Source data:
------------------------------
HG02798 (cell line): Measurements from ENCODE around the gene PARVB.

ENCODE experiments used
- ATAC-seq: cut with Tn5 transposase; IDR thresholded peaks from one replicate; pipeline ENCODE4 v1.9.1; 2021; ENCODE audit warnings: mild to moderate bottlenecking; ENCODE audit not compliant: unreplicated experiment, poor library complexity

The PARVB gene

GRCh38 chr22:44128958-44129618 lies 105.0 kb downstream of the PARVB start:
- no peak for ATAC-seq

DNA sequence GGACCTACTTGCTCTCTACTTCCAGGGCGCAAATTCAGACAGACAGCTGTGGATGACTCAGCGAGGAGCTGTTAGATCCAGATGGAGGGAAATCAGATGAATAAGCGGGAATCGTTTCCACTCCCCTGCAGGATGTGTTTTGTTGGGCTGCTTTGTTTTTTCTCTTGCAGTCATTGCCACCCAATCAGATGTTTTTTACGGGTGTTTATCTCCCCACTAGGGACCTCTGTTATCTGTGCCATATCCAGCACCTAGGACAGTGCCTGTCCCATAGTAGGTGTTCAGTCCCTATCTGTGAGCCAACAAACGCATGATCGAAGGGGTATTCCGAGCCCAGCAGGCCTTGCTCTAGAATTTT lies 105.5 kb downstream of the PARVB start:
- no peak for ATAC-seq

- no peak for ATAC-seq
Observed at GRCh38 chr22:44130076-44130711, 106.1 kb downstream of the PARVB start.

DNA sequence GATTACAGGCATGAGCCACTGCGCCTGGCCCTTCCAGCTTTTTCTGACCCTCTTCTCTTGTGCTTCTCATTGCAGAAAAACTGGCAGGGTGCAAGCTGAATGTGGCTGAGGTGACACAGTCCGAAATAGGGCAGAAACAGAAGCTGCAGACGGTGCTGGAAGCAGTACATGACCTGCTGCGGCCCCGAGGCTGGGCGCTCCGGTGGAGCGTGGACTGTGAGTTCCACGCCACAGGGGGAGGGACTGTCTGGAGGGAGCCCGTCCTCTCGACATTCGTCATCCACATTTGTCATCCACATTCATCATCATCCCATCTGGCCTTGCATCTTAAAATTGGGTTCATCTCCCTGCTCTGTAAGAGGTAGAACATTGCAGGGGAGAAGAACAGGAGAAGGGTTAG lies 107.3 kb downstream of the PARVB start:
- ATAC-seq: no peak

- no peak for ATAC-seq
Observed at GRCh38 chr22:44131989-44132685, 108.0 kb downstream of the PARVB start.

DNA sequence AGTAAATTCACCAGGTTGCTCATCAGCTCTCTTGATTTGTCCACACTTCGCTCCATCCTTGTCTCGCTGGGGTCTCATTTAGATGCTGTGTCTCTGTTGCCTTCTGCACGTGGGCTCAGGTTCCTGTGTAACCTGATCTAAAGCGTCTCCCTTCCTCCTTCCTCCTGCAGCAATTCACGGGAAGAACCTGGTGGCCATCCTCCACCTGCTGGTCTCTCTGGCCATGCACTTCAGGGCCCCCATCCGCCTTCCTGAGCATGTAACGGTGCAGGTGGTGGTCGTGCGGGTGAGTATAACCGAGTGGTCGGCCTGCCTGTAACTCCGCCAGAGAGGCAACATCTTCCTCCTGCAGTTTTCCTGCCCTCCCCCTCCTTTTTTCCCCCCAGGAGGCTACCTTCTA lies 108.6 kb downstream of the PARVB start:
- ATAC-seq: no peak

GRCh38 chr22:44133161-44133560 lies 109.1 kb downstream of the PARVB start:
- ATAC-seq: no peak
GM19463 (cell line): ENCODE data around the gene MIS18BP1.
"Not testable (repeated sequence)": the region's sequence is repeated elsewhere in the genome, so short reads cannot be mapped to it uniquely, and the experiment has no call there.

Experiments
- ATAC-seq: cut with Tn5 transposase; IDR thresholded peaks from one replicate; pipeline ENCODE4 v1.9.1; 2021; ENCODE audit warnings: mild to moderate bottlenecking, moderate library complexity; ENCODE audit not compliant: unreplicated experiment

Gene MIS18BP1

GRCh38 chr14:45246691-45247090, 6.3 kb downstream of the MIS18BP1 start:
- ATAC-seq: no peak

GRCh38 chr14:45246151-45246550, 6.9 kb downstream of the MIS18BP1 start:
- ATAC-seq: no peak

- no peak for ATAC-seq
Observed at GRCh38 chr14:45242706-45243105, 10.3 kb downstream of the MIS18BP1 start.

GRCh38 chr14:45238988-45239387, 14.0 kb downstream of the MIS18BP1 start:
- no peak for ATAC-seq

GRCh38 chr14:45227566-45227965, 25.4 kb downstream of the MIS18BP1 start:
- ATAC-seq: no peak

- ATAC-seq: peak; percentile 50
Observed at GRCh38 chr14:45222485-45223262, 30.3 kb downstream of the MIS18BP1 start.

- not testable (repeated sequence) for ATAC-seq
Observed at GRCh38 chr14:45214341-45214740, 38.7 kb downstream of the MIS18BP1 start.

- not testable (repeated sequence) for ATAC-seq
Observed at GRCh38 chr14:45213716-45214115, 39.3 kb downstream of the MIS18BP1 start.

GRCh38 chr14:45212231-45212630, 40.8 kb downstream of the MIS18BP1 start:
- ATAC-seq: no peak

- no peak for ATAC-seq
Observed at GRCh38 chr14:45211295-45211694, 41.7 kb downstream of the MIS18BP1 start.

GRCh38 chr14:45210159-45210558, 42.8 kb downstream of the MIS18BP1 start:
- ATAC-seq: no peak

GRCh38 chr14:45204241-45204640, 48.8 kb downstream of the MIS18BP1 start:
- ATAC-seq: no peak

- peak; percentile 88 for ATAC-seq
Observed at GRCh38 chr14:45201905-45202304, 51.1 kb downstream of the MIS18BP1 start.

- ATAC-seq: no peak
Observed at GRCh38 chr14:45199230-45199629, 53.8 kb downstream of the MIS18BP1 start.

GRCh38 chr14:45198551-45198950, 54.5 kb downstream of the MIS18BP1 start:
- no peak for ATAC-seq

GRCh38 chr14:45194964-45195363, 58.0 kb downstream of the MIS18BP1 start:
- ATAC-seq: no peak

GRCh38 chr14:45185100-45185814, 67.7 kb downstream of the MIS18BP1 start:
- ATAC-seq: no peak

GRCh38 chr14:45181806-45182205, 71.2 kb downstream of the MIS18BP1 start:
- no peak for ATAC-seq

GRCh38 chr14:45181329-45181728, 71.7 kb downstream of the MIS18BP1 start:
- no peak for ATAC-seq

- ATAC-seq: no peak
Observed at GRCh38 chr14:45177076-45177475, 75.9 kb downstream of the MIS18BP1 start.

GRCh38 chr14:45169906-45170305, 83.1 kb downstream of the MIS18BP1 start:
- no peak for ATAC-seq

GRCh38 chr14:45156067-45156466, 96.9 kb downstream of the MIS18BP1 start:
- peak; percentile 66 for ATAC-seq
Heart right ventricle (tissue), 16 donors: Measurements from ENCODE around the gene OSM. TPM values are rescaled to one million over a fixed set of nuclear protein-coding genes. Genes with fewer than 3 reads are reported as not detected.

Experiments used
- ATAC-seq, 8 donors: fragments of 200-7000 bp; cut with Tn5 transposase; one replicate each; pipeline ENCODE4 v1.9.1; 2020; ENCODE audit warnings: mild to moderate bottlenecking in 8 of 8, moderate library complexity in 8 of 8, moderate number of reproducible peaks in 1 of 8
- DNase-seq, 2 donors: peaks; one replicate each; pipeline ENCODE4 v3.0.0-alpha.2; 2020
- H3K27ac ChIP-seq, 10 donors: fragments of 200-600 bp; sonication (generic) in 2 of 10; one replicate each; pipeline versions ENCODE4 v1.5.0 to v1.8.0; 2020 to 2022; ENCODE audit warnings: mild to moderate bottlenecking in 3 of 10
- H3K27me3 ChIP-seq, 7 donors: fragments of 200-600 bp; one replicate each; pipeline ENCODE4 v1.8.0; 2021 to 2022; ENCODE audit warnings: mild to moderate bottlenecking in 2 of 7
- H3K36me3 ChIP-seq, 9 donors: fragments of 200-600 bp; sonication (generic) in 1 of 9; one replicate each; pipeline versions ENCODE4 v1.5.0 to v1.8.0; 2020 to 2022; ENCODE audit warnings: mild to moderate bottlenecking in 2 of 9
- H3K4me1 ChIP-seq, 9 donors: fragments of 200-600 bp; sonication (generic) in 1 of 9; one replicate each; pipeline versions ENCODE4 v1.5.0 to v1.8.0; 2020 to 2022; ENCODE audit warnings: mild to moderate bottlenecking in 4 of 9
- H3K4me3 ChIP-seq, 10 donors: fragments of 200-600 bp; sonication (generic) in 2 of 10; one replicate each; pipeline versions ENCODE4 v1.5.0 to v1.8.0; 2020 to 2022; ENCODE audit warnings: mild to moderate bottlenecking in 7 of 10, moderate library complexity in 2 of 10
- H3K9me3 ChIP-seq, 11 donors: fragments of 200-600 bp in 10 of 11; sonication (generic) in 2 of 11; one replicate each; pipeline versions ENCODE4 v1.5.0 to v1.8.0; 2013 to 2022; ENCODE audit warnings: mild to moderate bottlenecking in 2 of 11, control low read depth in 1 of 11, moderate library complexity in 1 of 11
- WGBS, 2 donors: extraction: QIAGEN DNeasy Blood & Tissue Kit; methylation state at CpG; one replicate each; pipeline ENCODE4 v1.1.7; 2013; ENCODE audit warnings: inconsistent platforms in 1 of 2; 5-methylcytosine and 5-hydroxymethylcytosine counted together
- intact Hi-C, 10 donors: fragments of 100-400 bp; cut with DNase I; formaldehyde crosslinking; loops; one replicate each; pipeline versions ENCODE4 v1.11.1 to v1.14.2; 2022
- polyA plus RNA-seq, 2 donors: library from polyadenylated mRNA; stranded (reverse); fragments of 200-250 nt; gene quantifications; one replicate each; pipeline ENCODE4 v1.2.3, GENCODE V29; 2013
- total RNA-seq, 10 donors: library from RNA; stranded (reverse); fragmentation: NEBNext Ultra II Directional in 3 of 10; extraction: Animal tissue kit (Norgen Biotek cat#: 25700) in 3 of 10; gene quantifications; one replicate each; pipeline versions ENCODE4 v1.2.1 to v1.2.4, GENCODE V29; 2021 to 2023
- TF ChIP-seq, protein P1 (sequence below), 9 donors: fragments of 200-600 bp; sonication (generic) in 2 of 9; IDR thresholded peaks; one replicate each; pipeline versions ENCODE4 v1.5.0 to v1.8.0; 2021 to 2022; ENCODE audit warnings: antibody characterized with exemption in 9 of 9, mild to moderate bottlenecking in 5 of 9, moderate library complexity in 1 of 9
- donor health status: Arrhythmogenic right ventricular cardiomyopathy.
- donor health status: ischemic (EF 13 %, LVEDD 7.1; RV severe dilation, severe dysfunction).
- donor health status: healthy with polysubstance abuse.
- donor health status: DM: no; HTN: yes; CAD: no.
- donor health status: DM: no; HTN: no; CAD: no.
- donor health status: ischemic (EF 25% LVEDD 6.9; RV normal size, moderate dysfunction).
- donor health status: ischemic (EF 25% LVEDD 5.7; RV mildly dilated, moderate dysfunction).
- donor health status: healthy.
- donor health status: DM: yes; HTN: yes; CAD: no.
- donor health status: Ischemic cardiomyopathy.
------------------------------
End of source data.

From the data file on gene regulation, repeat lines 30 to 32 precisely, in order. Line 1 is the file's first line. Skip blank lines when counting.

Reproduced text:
GRCh38 chr14:45238988-45239387, 14.0 kb downstream of the MIS18BP1 start:
- no peak for ATAC-seq

GRCh38 chr14:45227566-45227965, 25.4 kb downstream of the MIS18BP1 start: